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Ray Carney's Mailbag -- This section of the site contains letters written to Prof. Carney by students and artists, announcements of news, events, and screenings, and miscellaneous observations about life and art by Ray Carney. Letters and notices submitted by readers are in black. Prof. Carney's responses, observations, and recommendations are in blue. Note that Prof. Carney receives many more letters and announcements than he can possibly include on the site. The material on these pages has been selected as being that which will be the most interesting, inspiring, useful, or informative to site readers. Click on the first page (via the links at the top or bottom of the page) to read an explanation of this material, why it is being posted, and how this relatively small selection was made from among the tens of thousands of messages Prof. Carney has received.

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Subject: Chekhov

Dear Dr. Carney,

Thank you for the hours of enjoyment and stimulation I've had reading and considering your ideas on art. I followed your advice and began a serious study of Chekhov's plays. This is a agonizing one-way trip. But then you know that.

The other thing I will mention is your ideas on truth telling make me really uncomfortable. Thank you.


Scott Evans


Tell me more about yourself. Reading is great, but also try to see Chekhov if you can. As many of the plays as you can. As often as you can. Near me, in Providence Rhode Island I just saw a great production of The Cherry Orchard at the Trinity Repertory Theater. And I am planning on going with a friend to see it again at a Boston theater (the Huntington Theater) in January. It's wonderful to see different productions of the same work. I've spent many years traveling around the world watching different versions of La Boheme. Have seen scores of productions: from La Scala to the Met to the infamous Linda Ronstadt production in Washington DC years ago. Seeing different versions of the same play (or opera or whatever) will free you from "logocentrism"--the belief that the word takes precedence over our unique, personal performance of the word.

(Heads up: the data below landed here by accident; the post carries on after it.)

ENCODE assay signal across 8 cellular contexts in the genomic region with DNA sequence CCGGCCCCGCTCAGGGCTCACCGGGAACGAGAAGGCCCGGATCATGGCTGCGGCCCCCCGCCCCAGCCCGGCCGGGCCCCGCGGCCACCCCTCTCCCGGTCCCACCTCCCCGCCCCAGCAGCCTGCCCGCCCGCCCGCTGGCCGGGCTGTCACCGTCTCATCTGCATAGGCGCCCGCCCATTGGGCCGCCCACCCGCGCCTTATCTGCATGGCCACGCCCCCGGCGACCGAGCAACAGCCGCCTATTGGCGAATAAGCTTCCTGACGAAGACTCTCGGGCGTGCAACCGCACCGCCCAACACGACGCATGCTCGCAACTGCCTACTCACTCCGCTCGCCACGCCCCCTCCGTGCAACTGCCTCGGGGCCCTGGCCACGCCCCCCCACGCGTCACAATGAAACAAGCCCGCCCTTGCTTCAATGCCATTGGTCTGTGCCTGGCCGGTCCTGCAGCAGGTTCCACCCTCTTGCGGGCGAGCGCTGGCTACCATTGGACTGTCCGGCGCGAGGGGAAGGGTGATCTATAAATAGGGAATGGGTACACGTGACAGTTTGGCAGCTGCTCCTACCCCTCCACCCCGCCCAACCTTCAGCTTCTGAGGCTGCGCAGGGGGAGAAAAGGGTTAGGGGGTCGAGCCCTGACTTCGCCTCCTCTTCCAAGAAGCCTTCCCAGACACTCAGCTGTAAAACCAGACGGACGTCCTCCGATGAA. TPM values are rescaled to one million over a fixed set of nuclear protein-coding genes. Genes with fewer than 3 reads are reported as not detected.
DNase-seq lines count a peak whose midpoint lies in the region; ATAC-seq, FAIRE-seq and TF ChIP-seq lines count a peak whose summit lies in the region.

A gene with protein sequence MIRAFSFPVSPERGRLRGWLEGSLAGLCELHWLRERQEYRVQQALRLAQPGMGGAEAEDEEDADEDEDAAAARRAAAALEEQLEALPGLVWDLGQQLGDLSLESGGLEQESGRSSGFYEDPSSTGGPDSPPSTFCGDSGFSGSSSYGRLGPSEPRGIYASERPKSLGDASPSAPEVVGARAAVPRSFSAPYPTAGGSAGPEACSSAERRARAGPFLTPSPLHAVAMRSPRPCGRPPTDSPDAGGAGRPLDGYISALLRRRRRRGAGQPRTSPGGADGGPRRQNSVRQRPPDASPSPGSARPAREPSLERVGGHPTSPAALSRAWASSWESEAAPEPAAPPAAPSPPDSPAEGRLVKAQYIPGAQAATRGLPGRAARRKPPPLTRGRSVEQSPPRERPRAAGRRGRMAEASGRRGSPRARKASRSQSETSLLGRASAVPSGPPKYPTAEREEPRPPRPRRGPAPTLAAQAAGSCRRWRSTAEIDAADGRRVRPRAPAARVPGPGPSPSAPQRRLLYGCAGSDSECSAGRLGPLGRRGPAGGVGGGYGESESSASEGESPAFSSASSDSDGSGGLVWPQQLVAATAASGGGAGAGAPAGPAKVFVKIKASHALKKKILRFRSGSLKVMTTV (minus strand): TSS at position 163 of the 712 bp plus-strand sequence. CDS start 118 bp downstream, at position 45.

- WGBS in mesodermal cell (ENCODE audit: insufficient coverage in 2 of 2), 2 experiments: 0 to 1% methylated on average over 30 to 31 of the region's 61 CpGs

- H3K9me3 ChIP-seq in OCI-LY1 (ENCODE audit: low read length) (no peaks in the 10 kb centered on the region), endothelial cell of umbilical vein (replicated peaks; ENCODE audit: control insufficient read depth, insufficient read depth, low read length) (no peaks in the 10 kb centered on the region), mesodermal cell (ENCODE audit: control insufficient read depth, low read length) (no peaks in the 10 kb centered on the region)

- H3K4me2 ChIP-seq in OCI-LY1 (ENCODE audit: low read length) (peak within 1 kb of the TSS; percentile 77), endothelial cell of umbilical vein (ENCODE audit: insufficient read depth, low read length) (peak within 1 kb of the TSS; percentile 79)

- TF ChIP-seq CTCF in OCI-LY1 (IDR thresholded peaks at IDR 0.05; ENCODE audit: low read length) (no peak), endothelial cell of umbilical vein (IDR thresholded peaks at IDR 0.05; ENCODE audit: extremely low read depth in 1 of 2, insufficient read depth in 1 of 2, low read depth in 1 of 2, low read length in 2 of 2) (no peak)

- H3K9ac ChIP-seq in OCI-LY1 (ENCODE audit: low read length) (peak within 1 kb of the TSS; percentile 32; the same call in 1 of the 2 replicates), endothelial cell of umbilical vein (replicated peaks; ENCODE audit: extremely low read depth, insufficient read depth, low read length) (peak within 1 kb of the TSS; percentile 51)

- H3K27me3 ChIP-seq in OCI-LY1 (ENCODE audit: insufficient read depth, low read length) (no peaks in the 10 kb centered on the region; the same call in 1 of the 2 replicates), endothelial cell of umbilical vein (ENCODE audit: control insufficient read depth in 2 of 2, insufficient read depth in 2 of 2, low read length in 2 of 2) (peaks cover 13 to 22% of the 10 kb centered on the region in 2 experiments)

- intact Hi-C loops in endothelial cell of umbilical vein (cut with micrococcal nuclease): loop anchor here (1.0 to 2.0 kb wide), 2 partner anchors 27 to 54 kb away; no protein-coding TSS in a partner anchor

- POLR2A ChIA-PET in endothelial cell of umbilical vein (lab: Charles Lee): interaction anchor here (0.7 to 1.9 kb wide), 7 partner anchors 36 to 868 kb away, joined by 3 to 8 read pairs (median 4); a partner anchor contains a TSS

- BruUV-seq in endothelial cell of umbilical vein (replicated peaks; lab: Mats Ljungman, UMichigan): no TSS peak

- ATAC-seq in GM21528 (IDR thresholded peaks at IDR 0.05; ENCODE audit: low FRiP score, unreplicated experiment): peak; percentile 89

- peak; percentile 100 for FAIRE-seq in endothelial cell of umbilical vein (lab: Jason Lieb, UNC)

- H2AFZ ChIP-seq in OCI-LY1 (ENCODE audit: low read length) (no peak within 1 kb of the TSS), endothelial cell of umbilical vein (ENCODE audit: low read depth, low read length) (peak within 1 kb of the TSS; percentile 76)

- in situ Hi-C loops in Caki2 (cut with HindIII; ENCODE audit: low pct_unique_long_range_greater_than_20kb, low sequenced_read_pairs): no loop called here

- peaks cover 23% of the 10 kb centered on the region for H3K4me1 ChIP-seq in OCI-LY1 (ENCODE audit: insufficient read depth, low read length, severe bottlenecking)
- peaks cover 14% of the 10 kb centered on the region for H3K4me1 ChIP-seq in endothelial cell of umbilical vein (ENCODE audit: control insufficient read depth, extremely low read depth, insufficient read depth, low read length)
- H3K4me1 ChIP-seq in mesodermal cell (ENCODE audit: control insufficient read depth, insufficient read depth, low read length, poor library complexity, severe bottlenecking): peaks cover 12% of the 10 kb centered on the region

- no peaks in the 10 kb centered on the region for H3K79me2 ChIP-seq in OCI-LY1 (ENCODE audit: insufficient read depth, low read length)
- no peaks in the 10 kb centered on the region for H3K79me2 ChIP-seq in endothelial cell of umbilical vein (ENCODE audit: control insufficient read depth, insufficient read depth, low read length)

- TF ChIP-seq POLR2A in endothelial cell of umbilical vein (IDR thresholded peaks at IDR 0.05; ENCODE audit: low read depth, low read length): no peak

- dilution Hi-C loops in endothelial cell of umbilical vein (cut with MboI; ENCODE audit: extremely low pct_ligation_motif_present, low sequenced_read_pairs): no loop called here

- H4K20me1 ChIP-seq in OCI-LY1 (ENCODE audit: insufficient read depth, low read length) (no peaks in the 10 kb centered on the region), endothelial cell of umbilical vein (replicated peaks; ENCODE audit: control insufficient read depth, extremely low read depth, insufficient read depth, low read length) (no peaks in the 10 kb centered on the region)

Glad to make you uncomfortable. As my high school football coach used to tell us: "No pain, no gain." I used to puzzle over that as a 15 year old. I  had no idea what he meant until it suddenly became clear when I read William Blake, who put it another way: "No progression without contraries."

Keep struggling. Don't give in to comfort,




Subject: middlebury student saying hello


total blast from the past here....My name is Andrew Creighton and I took a couple film and English classes with you in the early-mid eighties at Middlebury. I particularly liked the class  you taught on John Cassavetes. I just heard a song and thought of you. The song is "What's your take on Cassavetes" and it's by a band called Le Tigre (check them out at: The song is pretty good in a lo-fi kind of way.   I realize that you may have already heard the song...I think it's an interesting illustration of how Cassavetes has made his way in the popular psyche.  

That's it! I live in Nelson, BC and enjoy looking out my window at big mountains.  


Andrew Creighton

Midd. '84


Wow. I remember you. Those were the days, eh?

Thanks for the song reference. I knew it, of course, There are five or six Cassavetes songs in circulation. But I'm not sure any of them represent (what you call) "the popular psyche." I think rather that artists are drawn to other important artists along a mysterious path for mysterious reasons. Critics aren't. They are too dumb. Reviewers aren't. Ditto. Professors aren't. Same story. But somehow artists "sniff out" other artists with psychological problems and are attracted to them. Other weird misfits. Other visionaries. That's the real history of art. The history that's not in the books. The underground history. Geniuses recognize each other by sniffing, like dogs. While the professors, the critics, the cognoscenti, and the hoi poloi just keep walking in the same old ruts forever, like cows. They'll never learn. And the geniuses don't have to learn. They teach themselves by following their noses.

Keep sniffing,


Independent filmmaker and good friend Jon Jost mailed out his annual Christmas newsletter recently. For those who are as interested in his life and work as I am, I include most of the text below:

Lincoln, Nebraska


Yep another season coming up, and time for another update.....

Winter almost officially here, certainly all around from Denver to Chicago there's been tangible proof, though the snow managed to skip us here in Lincoln. Just cold here. On TV Big Red is down 14-7 to arch-rival Oklahoma. Opps just shifted to 21-7. I guess it'll be a quiet night here later on. Marcella is off seeing some dance I had to bow out of early owing to intolerable pain - of which in a moment.